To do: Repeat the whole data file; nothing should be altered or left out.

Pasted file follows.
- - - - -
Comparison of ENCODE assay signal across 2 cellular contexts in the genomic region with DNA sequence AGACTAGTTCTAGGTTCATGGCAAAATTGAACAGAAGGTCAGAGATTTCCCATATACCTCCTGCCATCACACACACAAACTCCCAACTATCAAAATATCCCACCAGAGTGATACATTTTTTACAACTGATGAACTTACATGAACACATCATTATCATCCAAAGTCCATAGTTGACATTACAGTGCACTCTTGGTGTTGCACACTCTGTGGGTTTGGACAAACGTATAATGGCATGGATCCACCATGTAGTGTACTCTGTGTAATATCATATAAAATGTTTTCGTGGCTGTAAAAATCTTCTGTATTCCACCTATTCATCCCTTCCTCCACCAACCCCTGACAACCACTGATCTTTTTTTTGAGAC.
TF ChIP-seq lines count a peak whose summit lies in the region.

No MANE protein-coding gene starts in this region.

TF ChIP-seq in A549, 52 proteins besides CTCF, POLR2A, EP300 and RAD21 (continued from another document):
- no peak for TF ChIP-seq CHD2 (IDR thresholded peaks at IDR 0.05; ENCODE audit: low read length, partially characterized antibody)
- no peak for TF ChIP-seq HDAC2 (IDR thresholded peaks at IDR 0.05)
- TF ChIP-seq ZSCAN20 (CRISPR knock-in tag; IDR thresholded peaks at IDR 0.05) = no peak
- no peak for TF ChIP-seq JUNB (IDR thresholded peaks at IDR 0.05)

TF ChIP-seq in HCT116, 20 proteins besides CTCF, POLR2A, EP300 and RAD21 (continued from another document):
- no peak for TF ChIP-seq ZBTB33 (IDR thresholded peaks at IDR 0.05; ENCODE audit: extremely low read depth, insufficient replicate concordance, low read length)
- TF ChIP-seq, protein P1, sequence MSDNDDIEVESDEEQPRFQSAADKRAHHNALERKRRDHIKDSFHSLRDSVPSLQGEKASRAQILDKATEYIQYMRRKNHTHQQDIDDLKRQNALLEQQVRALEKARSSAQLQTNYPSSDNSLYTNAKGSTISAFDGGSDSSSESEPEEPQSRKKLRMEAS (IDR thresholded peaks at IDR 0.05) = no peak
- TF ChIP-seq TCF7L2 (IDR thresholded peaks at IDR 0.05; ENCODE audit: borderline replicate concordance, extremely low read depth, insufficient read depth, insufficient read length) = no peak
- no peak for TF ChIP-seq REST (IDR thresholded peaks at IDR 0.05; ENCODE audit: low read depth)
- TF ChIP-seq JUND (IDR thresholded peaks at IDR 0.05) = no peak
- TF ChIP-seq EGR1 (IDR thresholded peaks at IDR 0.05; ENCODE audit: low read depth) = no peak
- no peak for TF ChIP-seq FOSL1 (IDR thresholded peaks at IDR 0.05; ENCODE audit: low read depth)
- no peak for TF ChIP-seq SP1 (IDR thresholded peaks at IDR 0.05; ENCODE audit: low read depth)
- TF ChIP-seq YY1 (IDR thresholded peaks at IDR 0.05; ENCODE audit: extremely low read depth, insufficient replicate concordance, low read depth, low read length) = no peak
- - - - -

Comparison of ENCODE assay signal across 2 cellular contexts in the genomic region with DNA sequence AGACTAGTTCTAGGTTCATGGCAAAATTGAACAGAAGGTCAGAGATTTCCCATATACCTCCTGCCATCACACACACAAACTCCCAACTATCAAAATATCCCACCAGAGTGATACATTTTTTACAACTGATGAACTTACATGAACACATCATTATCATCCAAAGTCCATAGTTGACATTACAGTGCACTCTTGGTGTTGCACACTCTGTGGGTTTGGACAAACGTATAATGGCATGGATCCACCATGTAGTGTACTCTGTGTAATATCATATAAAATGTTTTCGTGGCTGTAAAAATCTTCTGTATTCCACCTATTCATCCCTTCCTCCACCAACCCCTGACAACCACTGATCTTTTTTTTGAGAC.
TF ChIP-seq lines count a peak whose summit lies in the region.

No MANE protein-coding gene starts in this region.

TF ChIP-seq in A549, 52 proteins besides CTCF, POLR2A, EP300 and RAD21 (continued from another document):
- no peak for TF ChIP-seq CHD2 (IDR thresholded peaks at IDR 0.05; ENCODE audit: low read length, partially characterized antibody)
- no peak for TF ChIP-seq HDAC2 (IDR thresholded peaks at IDR 0.05)
- TF ChIP-seq ZSCAN20 (CRISPR knock-in tag; IDR thresholded peaks at IDR 0.05) = no peak
- no peak for TF ChIP-seq JUNB (IDR thresholded peaks at IDR 0.05)

TF ChIP-seq in HCT116, 20 proteins besides CTCF, POLR2A, EP300 and RAD21 (continued from another document):
- no peak for TF ChIP-seq ZBTB33 (IDR thresholded peaks at IDR 0.05; ENCODE audit: extremely low read depth, insufficient replicate concordance, low read length)
- TF ChIP-seq, protein P1, sequence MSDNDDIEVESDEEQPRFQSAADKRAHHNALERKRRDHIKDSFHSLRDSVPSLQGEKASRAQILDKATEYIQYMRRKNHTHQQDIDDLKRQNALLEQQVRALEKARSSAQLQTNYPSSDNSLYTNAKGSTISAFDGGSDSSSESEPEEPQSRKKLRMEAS (IDR thresholded peaks at IDR 0.05) = no peak
- TF ChIP-seq TCF7L2 (IDR thresholded peaks at IDR 0.05; ENCODE audit: borderline replicate concordance, extremely low read depth, insufficient read depth, insufficient read length) = no peak
- no peak for TF ChIP-seq REST (IDR thresholded peaks at IDR 0.05; ENCODE audit: low read depth)
- TF ChIP-seq JUND (IDR thresholded peaks at IDR 0.05) = no peak
- TF ChIP-seq EGR1 (IDR thresholded peaks at IDR 0.05; ENCODE audit: low read depth) = no peak
- no peak for TF ChIP-seq FOSL1 (IDR thresholded peaks at IDR 0.05; ENCODE audit: low read depth)
- no peak for TF ChIP-seq SP1 (IDR thresholded peaks at IDR 0.05; ENCODE audit: low read depth)
- TF ChIP-seq YY1 (IDR thresholded peaks at IDR 0.05; ENCODE audit: extremely low read depth, insufficient replicate concordance, low read depth, low read length) = no peak